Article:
Serving the Farming Industry across the Midlands for 35 Years
Applying for a shotgun licence has become ridiculously complicated – with no good reason, says Clodhopper.

So far as I know, I’m in full control of my faculties – and I have no mental or physical conditions that prevent me from having procession of shotguns or a licence to hold one. 

But after nearly 50 years dealing with shotguns, it now appears vermin control is beyond people of a certain age. Try to obtain a licence today and the boys in blue will insist you apply online, refusing to accept paper applications for shotguns or firearms.

Any attempt to send a paper application will be rejected, I discovered recently.

Before you ask, not having your own computer does not excuse you from this new process. I was advised to ask a trusted friend or tech-savvy family member to help. Or I could use the computer at my public library.

Unfortunately, my local library closed down several years ago.

I was then informed that I might be entitled me to complete a paper form if I had a valid “protected characteristic” under the 2010 equality act. If so, I could contact my local police force and they would consider my request on an individual basis.

Big decision

What this means I am unsure. But it is not good enough to say I am incompetent in the use of computer technology or that I was born in the Fens. Neither are a valid arguments.

So, after much debate whether I should hand in my shotguns, retire from shooting and leave the local pigeon population alone this autumn, I decided to apply for a licence online –  despite quietly knowing that my less than flexible joints can no longer jump in and out of hides too well.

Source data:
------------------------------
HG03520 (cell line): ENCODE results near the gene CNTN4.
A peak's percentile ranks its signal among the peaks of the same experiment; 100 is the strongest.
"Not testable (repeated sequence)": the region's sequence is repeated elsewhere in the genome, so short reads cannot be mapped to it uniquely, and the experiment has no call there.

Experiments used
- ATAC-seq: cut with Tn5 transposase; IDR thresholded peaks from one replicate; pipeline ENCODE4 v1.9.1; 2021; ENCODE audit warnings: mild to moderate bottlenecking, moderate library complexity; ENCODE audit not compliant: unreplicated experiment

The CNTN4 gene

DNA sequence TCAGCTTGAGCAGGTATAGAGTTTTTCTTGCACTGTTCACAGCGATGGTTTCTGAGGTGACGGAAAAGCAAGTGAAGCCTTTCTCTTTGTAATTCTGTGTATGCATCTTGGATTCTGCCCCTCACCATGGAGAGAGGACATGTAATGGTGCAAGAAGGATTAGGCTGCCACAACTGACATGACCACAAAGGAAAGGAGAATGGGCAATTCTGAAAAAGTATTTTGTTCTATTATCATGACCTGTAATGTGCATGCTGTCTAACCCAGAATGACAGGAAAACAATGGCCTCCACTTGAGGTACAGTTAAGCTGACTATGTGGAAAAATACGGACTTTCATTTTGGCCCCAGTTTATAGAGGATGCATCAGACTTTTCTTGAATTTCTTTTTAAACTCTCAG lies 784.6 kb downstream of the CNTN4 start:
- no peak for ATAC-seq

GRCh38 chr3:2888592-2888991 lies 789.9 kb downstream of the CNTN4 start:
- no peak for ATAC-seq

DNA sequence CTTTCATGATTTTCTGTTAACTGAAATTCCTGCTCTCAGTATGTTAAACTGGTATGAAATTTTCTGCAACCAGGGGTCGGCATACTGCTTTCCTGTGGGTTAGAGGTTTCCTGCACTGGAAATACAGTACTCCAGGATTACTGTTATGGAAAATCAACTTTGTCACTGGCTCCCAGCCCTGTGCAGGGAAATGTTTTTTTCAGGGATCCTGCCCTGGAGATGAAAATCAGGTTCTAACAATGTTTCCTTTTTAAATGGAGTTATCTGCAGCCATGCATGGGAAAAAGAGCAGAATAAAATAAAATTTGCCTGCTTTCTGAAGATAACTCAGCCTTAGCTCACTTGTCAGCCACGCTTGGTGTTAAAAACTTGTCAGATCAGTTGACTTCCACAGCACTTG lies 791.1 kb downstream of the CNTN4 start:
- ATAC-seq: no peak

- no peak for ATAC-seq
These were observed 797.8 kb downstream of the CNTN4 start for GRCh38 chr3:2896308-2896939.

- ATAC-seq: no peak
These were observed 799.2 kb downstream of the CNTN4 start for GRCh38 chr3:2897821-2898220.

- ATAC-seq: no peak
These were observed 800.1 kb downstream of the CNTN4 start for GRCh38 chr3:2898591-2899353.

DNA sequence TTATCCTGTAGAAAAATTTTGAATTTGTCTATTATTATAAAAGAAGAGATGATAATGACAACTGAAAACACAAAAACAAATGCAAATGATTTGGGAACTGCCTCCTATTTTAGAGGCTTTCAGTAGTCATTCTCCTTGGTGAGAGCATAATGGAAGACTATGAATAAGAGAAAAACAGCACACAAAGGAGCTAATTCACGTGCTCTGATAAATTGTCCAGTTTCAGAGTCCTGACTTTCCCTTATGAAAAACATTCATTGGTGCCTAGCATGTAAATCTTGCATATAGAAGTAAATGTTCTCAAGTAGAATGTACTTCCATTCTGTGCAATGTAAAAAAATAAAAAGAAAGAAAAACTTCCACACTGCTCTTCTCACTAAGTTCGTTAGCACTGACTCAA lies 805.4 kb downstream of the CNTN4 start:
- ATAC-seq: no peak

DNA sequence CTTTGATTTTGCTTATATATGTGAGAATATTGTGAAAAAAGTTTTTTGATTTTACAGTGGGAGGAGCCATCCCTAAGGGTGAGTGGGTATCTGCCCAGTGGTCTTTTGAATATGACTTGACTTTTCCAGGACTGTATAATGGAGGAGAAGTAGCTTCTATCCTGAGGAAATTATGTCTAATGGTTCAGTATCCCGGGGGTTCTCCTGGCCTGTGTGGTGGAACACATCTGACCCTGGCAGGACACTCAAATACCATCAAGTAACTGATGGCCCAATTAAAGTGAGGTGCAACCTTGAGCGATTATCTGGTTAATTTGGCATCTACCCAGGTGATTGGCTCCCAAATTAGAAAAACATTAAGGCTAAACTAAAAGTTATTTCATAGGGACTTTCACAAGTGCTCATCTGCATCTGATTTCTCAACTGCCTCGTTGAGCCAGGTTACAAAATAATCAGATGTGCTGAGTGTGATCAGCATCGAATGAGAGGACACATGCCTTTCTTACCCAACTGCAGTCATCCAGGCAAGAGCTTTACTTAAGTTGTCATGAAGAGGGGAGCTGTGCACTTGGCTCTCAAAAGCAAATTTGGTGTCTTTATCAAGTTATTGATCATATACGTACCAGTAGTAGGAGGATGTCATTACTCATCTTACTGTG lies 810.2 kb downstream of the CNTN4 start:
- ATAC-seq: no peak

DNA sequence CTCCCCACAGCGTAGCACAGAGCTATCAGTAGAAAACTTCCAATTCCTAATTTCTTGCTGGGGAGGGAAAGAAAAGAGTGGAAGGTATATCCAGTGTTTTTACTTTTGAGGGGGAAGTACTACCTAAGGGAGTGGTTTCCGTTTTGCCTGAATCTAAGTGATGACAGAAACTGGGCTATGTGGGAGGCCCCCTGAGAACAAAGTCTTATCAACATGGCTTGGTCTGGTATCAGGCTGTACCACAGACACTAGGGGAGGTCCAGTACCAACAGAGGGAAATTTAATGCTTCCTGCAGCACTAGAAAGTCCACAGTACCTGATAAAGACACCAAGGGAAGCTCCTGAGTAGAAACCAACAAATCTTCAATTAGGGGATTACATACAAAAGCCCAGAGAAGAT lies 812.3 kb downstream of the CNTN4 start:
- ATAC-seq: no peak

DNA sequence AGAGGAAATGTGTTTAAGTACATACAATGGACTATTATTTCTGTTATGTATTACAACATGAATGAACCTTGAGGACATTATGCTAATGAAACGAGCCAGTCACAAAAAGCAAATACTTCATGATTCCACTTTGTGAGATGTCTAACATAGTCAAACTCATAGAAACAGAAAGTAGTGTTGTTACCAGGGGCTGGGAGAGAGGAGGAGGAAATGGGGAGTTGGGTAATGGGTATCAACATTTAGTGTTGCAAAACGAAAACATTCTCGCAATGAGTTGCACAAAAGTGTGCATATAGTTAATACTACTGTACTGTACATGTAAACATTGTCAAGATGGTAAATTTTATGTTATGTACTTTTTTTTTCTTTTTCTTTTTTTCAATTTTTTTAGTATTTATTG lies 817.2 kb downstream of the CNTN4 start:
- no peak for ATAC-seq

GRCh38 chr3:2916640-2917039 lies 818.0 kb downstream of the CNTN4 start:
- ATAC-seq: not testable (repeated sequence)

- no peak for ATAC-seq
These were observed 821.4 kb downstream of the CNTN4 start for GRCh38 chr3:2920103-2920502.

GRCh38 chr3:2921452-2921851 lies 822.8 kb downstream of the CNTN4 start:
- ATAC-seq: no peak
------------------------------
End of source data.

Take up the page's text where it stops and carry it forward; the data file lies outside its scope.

First, I ticked the box stating  I had read the guidance notes, even though I hadn’t. I then completed two pages before realising I hadn’t got all the information needed to hand. My second attempt failed because I didn’t know my referee’s middle name or place of birth. I’ve only know him 40 years.

On my third attempt, I got timed out because I couldn’t work out how to download a digital photo quickly enough. Then, once I had solved this particular puzzle, the photo failed to appear on the screen in time to complete the process.

Doctor’s orders

I had thought I was well-prepared. Before this online game started, I had to  ask my local doctor to complete a medical information pro forma – despite my not knowing my doctor’s name because I last visited my GP in 2001 and he had since passed away.

Soon I was £40 lighter in the pocket – and in possession of a pro forma that the computer couldn’t download because it was in the wrong format. Nevertheless, by 4.45pm on Friday, my online application was almost complete – apart from one last hiccup.

The police required my doctor’s email address, which I had submitted but according to the application was incorrect.

I called the surgery but there was no answer. So I inserted my own email, paid my £49 and submitted my application.

In all, it took me four attempts and more than a fortnight to fill out the online form. My application was a success – despite the incorrect email address.

But this was modern technology at its worst and it would have been far quicker for me to complete the paper version.

I understand the reasons but forcing people online is discriminatory and makes a simple process ridiculously complicated – and not just for those of a certain age. If I survive another five years, I doubt I will bother again. Bring back pen and paper.